The English literary critic Terry Eagleton will present the address "The Death of Criticism?" on Wednesday, Feb. 20, at 4 p.m. in the Fried-Hemenway Auditorium of the Martha Miller Center for Global Communication as this year's De Graaf lecture at HopeCollege.
A reception will follow in the rotunda.
The public is invited to both the address and the reception. Admission is free.
Eagleton is the John Edward Taylor Professor of Cultural Theory at the University of Manchester. He began his career as a scholar of Victorian literature and now specializes in literary and cultural theory and the English-language literature and culture of Ireland.
A prolific writer within and without the academic world, Eagleton is the author of more than 40 books, including, most recently, "How To Read A Poem," "Jesus Christ: The Gospels" and "The Meaning of Life." He is, perhaps, best known as the author of "Literary Theory: An Introduction."
Eagleton is often at the center of international literary quarrels. His recent and widely read review of "The God Delusion," the atheistic treatise by Richard Dawkins, begins with this barb: "Imagine someone holding forth on biology whose only knowledge of the subject is the Book of British Birds, and you have a rough idea of what it feels like to read Richard Dawkins on theology."
Eagleton is no gentler on the subject of his own academic specialty, writing in his landmark 2003 book "After Theory," that "cultural theory as we have it promises to grapple with some fundamental problems, but on the whole fails to deliver. It has been shamefaced about morality and metaphysics, embarrassed about love, biology, religion and revolution, largely silent about evil, reticent about death and suffering, dogmatic about essences, universals and foundations, and superficial about truth, objectivity and disinterestedness. This, on any estimate, is rather a large slice of human existence to fall down on. It is also rather an awkward moment in history to find oneself with little or nothing to say about such fundamental questions."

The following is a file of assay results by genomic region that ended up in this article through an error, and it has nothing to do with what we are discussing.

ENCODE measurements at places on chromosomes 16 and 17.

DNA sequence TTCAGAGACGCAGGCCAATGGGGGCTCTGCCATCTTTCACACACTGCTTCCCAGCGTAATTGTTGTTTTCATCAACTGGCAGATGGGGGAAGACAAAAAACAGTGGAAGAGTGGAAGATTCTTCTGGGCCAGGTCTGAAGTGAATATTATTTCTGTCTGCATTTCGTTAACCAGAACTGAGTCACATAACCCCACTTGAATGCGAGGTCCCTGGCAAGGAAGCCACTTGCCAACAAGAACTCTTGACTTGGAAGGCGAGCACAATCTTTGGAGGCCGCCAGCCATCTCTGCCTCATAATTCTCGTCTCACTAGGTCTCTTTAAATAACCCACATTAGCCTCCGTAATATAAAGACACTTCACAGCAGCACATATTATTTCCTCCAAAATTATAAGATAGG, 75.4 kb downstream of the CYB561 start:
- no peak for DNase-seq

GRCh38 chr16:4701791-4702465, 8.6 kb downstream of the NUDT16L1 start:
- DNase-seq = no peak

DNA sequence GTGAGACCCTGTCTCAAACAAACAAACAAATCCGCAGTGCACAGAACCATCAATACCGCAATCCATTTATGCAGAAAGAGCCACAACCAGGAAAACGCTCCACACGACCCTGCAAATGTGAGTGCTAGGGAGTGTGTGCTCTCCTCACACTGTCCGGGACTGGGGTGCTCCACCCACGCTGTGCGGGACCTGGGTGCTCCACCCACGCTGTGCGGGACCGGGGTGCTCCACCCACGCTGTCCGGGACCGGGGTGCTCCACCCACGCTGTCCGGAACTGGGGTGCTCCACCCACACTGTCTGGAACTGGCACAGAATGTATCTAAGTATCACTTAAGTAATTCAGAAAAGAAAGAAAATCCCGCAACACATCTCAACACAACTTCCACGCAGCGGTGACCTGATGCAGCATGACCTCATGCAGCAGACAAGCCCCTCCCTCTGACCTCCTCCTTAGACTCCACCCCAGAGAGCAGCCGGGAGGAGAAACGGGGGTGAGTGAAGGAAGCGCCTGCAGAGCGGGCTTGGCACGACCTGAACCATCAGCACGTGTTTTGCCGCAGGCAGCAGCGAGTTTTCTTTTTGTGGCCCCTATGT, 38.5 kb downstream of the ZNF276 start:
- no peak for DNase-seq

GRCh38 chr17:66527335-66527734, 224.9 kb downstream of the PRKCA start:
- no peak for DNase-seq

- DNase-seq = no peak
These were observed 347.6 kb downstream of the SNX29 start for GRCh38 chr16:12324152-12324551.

The Clarence De Graaf Lectureship was established in 1988 by the family of Dr. Clarence De Graaf in memory of his service on the faculty of Hope College. De Graaf, who died in 1986, taught in the department of English for 44 years, from 1928 until his retirement in 1972, and served as department chair for 25 of those years.
The Martha Miller Center for Global Communication is located at 257 Columbia Ave., at the corner of Columbia Avenue and 10th Street.